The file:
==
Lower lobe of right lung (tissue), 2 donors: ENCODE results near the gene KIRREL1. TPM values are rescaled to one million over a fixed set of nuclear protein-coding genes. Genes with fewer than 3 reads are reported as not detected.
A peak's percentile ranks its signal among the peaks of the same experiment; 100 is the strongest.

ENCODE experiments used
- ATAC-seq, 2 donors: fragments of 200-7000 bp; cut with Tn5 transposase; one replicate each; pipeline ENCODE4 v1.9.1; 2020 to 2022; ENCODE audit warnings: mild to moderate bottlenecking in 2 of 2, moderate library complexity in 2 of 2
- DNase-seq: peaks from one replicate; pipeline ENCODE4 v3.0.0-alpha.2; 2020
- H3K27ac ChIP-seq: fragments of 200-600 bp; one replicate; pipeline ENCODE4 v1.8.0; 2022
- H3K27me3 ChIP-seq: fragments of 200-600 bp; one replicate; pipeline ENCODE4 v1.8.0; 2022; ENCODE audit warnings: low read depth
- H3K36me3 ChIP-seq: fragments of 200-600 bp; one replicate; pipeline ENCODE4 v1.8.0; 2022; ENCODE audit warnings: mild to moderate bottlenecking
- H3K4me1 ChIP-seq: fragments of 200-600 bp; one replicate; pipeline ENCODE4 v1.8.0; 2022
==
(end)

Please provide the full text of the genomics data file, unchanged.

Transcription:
Lower lobe of right lung (tissue), 2 donors: ENCODE results near the gene KIRREL1. TPM values are rescaled to one million over a fixed set of nuclear protein-coding genes. Genes with fewer than 3 reads are reported as not detected.
A peak's percentile ranks its signal among the peaks of the same experiment; 100 is the strongest.

ENCODE experiments used
- ATAC-seq, 2 donors: fragments of 200-7000 bp; cut with Tn5 transposase; one replicate each; pipeline ENCODE4 v1.9.1; 2020 to 2022; ENCODE audit warnings: mild to moderate bottlenecking in 2 of 2, moderate library complexity in 2 of 2
- DNase-seq: peaks from one replicate; pipeline ENCODE4 v3.0.0-alpha.2; 2020
- H3K27ac ChIP-seq: fragments of 200-600 bp; one replicate; pipeline ENCODE4 v1.8.0; 2022
- H3K27me3 ChIP-seq: fragments of 200-600 bp; one replicate; pipeline ENCODE4 v1.8.0; 2022; ENCODE audit warnings: low read depth
- H3K36me3 ChIP-seq: fragments of 200-600 bp; one replicate; pipeline ENCODE4 v1.8.0; 2022; ENCODE audit warnings: mild to moderate bottlenecking
- H3K4me1 ChIP-seq: fragments of 200-600 bp; one replicate; pipeline ENCODE4 v1.8.0; 2022